A Most Thought-Provoking Book
I checked this book out of the library and shortly after starting the second chapter, I hurried to my computer to buy a copy. I knew this was a book that I would read again and again. I knew it would be a life-changing book.
If you have read this book, I would really enjoy hearing your opinions.
As a child, bored in my classes, I began creating my own learning projects. As a ten-year-old. I was studying algae. In Junior High, I began wondering how much the different religions around the world were similar, and in what important ways they were different. I studied every book in the library on the topic and created large charts showing similarities.
I understood that learning was a lot more important than grades. I stuck with this firm belief from the time I was about ten years old until today. Ken Bain’s book tells stories of other people, very successful people, who believed the same thing, that learning is more important than grades. That was exciting.
Then there were descriptions of research, not on what students learn when they read an article, but their approach to learning. Those who skim for facts to memorize so they can do well when tested are called Shallow Learners. They soon forget. Deep Learners read in order to understand. They remember much longer. And then, there are the Strategic Learners whose goal is not to understand, but to make the highest possible grade. I was soon searching for the details of their research.
These ideas have been around for quite a while, but this was the first time I had read about them and understood the importance of these categories for learning.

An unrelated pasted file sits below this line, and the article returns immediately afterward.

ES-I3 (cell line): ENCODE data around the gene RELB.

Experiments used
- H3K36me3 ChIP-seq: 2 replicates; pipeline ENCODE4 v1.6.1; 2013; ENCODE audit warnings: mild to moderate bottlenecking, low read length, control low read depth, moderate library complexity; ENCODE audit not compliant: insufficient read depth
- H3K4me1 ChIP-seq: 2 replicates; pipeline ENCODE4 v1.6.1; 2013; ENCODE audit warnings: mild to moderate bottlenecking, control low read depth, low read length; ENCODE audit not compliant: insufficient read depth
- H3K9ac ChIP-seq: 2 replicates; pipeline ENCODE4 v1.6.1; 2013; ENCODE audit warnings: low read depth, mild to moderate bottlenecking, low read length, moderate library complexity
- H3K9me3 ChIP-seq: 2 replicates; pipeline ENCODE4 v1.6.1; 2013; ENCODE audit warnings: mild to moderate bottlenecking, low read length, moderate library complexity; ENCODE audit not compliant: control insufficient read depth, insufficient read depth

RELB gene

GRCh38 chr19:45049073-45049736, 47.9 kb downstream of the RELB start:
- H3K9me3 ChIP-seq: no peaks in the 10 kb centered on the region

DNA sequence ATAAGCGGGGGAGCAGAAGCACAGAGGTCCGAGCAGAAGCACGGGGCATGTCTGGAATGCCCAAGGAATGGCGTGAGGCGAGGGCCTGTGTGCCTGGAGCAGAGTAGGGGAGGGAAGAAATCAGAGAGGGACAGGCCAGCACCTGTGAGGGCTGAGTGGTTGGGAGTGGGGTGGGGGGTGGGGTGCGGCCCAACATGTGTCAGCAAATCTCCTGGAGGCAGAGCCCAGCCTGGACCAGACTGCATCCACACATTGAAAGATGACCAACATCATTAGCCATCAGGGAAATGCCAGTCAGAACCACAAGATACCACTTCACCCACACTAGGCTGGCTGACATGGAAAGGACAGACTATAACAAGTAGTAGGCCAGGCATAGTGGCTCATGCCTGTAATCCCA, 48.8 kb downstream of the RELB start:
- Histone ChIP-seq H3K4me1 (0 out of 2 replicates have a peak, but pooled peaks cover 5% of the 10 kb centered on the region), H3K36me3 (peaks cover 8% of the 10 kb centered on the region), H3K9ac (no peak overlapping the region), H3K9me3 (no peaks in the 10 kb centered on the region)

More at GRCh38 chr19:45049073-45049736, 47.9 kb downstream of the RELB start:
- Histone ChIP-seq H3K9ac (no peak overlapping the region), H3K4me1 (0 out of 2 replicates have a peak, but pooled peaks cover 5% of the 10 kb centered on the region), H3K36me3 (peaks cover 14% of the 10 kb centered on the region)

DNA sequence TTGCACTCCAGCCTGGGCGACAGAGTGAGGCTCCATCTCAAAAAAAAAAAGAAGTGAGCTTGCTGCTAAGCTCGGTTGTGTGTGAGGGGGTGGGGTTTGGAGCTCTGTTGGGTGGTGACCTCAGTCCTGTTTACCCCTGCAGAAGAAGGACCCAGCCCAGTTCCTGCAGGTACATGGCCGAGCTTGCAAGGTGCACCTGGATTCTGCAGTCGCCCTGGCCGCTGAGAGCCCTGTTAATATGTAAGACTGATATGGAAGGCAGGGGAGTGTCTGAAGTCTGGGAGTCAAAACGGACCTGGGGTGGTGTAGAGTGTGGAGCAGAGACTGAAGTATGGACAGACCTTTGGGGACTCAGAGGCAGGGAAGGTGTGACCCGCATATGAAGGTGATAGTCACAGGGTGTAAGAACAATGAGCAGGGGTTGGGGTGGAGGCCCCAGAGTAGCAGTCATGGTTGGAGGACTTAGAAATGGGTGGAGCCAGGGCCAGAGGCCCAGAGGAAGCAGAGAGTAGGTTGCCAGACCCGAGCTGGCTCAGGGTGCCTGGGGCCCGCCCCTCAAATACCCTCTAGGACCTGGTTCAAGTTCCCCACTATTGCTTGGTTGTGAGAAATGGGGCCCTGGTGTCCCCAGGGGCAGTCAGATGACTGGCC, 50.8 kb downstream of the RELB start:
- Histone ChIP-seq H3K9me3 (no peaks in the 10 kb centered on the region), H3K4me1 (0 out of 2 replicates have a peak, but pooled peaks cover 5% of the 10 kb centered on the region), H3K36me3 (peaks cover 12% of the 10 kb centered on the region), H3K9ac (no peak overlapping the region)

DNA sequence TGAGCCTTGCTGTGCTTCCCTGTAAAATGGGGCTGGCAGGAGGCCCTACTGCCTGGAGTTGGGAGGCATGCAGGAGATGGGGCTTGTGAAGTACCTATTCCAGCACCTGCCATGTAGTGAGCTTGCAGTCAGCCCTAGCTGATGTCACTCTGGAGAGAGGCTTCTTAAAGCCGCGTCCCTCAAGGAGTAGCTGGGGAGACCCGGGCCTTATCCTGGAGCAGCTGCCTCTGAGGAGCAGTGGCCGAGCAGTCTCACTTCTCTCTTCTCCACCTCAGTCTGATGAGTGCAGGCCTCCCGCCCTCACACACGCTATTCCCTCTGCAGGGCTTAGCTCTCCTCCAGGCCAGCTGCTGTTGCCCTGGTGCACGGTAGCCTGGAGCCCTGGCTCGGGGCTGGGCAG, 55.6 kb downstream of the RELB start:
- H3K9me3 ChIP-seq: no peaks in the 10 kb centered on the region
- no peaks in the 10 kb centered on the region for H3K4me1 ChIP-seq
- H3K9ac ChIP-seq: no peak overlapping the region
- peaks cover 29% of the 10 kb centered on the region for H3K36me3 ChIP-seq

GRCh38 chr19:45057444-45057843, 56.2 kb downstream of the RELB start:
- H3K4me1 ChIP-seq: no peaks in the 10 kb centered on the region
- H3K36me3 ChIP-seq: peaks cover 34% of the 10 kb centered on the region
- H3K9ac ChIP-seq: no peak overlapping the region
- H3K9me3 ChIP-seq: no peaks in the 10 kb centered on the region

I finished the library copy just before my copy arrived in the mail. As I began a second reading, I paid close attention and began to question of few of the conclusions. My critical thinking skills were now fully functioning – which is always an exciting experience.
Thought-provoking is such a great term. This book provoked great thoughts in my mind. The more I read, the more new questions and ideas come to me. Thought-provoking books are the best kind.
This in not a book on study skills, although it is found under study skills on Amazon. Ken Bain selected people he considered especially successful and interviewed them, asking about their experiences in college. He was hoping to find what learning experiences had led to their success. The stories they tell are interesting to read.
Much of the rest of the book covers research on learning. Since I was a science teacher and taught physics for several years I found the studies of how students did and did not learn in physics most intriguing. Apparently, strategic leaners were able to make good grades in physics without understanding any of the basic concepts.
Students were tested on their understanding of the basic laws of motion several months later and the grades they made had little relationship to what they really understood. Some students still believed the same “common sense” false ideas they’d had before taking physics.
One example describes a weight at the end of a rope. The question: If someone swings it around in a circle and the rope breaks, how will the weight move? Some believed it would continue going in circles. When the professor demonstrated what really happened, they thought he was tricking them.
As a result of this research many physics class are changing, testing students more on concepts rather than on problems solving.
This brought back an interesting memory. I had a terrible physics teacher in high school who was absent more than he was there. So I was a bit apprehensive when it came to taking college physics. I took the non-calculus class.
Before class, I spoke to the professor. I explained that while I could do the seesaw problems, I didn’t really understand why it made any difference how far the people on the seesaw sat from the fulcrum.
The professor smiled and said something like “That’s good. That’s really wonderful. You will do very well in physics. None of the other students understand this either, but they don’t know that they don’t understand.”